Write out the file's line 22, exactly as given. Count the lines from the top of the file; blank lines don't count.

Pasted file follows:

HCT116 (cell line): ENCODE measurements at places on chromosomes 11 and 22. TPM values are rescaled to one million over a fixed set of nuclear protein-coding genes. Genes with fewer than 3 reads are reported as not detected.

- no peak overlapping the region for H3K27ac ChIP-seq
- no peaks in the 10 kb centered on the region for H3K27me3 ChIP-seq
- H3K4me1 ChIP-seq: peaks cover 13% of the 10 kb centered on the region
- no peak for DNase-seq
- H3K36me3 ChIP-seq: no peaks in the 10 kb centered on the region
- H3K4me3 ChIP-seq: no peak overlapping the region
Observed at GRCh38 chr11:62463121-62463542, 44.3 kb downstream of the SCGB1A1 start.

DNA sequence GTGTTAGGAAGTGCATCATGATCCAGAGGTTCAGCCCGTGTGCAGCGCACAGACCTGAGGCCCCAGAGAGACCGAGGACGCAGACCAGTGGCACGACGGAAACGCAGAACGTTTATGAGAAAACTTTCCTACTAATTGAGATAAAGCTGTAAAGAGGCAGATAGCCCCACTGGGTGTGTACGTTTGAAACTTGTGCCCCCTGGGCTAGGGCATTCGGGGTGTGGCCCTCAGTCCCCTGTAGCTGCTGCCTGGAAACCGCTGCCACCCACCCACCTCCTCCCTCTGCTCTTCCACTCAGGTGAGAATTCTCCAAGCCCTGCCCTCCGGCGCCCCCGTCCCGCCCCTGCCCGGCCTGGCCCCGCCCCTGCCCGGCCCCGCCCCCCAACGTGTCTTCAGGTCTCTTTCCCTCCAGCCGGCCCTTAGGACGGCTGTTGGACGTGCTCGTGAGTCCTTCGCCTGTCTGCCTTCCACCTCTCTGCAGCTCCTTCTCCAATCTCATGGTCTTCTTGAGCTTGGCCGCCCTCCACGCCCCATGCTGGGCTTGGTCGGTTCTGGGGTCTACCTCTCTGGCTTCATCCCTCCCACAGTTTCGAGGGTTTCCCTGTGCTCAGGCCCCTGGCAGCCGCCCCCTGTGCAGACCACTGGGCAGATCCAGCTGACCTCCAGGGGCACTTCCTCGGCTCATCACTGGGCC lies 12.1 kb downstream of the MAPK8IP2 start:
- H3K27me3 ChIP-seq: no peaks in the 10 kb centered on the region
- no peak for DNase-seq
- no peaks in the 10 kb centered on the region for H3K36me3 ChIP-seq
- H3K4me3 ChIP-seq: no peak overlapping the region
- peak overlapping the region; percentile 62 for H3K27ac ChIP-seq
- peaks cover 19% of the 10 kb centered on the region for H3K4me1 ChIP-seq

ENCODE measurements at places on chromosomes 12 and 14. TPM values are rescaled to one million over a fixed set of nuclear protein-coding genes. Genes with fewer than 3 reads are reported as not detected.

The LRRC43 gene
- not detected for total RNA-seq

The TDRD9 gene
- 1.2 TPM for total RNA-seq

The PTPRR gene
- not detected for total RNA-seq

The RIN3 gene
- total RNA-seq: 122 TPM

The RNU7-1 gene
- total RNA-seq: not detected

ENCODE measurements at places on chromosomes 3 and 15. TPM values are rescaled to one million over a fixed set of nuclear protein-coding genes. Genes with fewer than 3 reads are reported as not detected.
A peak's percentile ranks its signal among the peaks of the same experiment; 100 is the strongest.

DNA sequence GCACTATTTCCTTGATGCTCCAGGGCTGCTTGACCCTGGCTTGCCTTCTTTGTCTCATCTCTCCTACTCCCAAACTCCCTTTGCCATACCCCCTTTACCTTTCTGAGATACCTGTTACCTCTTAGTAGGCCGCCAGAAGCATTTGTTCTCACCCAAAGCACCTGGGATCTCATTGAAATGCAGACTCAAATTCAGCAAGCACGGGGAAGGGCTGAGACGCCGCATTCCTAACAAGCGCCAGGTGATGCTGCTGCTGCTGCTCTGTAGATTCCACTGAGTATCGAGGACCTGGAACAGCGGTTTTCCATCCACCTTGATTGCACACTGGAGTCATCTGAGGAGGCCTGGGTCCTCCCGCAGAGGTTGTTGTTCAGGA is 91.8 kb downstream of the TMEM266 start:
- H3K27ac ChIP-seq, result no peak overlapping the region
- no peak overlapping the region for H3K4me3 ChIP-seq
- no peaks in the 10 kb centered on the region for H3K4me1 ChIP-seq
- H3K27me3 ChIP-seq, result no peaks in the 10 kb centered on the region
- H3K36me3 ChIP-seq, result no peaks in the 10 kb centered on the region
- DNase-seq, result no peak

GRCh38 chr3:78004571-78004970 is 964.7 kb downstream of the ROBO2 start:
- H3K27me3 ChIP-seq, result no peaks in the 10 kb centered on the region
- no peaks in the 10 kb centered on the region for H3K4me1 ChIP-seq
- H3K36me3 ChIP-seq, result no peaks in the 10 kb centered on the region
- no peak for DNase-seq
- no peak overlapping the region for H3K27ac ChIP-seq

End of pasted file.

- not detected for total RNA-seq